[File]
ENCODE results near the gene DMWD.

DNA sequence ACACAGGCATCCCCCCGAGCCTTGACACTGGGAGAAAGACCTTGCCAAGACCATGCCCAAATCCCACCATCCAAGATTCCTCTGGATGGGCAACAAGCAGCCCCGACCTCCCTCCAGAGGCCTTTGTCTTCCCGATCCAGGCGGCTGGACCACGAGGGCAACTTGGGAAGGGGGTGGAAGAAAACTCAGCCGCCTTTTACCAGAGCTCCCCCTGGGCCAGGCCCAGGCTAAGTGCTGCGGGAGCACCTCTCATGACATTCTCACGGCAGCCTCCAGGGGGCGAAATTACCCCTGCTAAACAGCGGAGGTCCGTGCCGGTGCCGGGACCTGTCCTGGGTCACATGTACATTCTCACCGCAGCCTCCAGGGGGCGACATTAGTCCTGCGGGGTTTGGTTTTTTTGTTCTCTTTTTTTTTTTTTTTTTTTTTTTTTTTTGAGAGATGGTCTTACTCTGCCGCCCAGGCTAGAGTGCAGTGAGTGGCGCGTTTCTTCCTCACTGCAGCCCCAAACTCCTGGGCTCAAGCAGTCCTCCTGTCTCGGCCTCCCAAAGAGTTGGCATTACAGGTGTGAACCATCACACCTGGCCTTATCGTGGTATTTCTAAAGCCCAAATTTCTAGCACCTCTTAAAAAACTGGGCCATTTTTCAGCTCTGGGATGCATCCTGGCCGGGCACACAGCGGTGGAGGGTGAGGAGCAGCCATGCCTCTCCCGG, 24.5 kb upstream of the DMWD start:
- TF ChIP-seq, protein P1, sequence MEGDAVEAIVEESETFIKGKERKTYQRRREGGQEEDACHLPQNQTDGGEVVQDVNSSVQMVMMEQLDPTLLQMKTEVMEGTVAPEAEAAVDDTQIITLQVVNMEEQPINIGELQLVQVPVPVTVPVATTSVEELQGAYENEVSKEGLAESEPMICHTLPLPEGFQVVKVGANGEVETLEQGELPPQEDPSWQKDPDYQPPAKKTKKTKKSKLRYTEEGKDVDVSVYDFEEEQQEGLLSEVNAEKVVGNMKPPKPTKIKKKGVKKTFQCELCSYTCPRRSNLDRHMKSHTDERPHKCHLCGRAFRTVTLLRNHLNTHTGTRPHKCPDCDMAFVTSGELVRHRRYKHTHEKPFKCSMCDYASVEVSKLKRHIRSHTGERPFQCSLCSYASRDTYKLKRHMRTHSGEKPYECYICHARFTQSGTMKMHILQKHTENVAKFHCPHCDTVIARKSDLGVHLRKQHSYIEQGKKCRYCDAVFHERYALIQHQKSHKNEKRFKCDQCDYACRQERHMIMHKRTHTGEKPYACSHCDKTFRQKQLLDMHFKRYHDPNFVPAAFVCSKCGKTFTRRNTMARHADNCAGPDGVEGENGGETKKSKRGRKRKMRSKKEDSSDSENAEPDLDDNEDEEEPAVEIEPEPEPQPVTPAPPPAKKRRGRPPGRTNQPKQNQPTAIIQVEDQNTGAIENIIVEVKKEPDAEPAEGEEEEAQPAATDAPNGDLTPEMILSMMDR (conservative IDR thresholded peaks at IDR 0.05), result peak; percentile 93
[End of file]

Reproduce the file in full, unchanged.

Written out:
ENCODE results near the gene DMWD.

DNA sequence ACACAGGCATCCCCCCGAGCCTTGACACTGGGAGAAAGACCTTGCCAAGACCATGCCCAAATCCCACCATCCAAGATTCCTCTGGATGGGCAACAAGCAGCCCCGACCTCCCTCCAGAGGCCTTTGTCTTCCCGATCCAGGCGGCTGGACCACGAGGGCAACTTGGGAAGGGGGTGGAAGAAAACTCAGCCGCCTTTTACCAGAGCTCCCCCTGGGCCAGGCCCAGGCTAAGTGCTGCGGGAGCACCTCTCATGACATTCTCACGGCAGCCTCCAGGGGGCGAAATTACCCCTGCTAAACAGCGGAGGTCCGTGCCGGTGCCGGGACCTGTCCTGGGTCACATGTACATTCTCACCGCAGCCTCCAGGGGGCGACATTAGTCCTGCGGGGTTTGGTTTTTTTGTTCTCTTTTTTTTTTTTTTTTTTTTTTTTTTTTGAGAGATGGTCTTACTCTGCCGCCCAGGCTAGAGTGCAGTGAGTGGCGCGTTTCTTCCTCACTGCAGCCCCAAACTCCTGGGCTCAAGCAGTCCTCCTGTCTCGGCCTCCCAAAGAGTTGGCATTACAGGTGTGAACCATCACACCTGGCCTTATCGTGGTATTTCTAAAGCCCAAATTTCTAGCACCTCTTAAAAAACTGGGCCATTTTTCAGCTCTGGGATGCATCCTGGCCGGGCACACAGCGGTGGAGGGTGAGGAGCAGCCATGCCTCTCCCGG, 24.5 kb upstream of the DMWD start:
- TF ChIP-seq, protein P1, sequence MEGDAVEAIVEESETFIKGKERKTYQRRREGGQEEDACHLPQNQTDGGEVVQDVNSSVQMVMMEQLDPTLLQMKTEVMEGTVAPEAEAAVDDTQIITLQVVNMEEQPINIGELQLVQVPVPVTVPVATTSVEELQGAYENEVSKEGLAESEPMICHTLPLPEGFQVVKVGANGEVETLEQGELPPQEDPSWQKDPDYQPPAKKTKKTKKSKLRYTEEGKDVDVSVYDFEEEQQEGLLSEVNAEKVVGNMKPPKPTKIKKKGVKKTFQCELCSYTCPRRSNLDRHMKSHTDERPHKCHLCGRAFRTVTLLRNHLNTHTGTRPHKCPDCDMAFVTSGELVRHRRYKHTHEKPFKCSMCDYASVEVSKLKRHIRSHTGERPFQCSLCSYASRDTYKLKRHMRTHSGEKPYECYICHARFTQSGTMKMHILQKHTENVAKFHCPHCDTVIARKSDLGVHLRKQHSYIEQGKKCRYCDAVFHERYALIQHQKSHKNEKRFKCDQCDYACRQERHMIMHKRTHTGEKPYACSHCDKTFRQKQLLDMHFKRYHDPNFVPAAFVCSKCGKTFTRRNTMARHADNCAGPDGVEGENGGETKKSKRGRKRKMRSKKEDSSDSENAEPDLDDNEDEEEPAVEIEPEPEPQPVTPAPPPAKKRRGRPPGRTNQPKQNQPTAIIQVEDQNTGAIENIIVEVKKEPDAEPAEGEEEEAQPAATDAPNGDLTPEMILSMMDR (conservative IDR thresholded peaks at IDR 0.05), result peak; percentile 93